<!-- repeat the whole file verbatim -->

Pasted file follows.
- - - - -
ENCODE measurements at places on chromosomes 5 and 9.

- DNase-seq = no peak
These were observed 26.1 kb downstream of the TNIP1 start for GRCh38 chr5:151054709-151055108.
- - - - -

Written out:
ENCODE measurements at places on chromosomes 5 and 9.

- DNase-seq = no peak
These were observed 26.1 kb downstream of the TNIP1 start for GRCh38 chr5:151054709-151055108.